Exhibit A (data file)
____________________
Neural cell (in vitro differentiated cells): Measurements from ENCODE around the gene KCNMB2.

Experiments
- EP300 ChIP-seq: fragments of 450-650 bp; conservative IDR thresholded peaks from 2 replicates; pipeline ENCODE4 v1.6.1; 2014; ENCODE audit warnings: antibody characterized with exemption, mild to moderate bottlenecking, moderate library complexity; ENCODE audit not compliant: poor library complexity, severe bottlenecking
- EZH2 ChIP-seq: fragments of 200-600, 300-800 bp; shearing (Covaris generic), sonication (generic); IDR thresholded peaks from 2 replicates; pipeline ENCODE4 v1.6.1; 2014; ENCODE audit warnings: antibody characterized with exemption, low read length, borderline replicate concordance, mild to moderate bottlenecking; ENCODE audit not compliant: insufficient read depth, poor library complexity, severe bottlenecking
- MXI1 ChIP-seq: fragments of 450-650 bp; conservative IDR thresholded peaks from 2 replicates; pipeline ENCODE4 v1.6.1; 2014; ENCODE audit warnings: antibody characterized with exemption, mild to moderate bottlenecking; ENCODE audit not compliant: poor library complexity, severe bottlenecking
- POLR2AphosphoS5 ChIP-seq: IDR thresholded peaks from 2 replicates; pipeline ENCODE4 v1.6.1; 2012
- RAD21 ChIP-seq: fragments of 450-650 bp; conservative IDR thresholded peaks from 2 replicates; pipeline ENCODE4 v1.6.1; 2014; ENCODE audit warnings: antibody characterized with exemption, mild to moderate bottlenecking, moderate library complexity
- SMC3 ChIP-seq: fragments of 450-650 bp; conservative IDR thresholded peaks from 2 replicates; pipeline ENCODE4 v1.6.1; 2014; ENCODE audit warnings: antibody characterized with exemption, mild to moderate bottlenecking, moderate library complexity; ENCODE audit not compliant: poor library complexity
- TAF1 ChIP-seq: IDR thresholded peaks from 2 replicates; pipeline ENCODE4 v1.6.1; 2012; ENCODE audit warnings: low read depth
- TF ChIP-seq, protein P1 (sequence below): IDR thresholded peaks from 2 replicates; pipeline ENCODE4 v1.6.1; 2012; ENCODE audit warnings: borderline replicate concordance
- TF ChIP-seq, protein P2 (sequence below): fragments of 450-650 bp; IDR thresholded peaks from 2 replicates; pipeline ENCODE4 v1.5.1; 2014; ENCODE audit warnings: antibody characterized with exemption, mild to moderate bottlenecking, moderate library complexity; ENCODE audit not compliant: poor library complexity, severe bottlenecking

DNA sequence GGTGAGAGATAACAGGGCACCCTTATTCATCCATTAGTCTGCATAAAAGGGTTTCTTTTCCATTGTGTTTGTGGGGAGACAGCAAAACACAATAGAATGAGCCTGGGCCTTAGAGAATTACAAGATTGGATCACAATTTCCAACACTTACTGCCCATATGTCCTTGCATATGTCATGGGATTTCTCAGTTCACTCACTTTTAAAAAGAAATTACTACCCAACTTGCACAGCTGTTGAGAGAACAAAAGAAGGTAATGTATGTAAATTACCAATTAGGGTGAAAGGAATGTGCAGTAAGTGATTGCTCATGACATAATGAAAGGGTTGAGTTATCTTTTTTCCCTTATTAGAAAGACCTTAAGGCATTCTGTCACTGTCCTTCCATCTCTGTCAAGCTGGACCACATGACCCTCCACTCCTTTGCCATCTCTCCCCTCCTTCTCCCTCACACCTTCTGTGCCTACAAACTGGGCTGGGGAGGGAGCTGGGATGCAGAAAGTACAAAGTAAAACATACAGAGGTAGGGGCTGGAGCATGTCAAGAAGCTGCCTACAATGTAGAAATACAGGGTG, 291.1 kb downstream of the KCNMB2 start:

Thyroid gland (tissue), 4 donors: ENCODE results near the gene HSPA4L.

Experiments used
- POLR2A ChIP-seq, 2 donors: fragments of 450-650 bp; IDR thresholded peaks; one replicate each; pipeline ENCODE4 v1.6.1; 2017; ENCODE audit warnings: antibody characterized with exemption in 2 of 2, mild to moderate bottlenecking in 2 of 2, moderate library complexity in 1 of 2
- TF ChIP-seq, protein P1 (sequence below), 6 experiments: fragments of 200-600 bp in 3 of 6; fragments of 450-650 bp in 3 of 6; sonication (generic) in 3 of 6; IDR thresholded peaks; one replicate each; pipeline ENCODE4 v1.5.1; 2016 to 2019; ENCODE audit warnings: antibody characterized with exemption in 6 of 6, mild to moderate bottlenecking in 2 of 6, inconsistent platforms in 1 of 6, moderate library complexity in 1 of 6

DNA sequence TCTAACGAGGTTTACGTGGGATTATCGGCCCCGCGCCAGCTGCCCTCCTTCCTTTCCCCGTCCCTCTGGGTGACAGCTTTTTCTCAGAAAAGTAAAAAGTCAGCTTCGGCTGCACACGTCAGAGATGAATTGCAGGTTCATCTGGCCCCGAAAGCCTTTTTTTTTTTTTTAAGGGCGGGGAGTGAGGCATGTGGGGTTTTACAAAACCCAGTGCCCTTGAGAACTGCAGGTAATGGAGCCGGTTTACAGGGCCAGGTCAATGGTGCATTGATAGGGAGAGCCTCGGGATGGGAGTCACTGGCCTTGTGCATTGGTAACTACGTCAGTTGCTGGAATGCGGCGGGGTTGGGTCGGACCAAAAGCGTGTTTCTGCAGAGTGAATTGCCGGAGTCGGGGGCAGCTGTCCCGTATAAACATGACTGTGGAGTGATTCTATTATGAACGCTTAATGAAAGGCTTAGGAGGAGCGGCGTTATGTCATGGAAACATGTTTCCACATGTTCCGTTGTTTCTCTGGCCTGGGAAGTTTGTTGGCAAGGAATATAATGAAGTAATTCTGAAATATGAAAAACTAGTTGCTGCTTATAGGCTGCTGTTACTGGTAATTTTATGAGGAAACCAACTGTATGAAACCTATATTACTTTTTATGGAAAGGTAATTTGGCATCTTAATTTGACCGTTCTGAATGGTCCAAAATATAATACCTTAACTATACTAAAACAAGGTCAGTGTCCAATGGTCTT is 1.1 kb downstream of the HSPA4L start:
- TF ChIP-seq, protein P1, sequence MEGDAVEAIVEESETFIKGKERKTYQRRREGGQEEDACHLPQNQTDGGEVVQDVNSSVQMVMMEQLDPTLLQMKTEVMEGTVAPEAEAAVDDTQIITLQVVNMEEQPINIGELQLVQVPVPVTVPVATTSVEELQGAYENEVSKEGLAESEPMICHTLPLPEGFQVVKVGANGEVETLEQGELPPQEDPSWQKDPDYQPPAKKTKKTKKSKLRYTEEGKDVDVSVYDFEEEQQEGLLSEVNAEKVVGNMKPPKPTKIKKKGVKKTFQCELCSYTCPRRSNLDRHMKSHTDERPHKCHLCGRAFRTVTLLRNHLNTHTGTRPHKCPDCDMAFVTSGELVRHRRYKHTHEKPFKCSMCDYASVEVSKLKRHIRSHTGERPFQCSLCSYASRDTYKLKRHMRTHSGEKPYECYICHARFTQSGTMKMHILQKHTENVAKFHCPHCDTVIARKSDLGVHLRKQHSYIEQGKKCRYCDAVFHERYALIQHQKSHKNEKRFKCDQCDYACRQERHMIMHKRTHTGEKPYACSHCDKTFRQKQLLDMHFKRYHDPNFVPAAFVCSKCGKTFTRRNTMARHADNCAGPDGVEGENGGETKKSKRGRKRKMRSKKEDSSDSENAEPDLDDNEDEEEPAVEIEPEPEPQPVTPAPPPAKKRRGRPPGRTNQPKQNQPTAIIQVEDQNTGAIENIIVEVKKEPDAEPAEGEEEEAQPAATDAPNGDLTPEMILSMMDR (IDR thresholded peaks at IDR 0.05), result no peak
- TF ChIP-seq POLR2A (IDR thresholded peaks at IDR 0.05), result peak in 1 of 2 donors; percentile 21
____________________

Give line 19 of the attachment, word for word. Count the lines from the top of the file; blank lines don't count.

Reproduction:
- TF ChIP-seq POLR2A (IDR thresholded peaks at IDR 0.05), result peak in 1 of 2 donors; percentile 21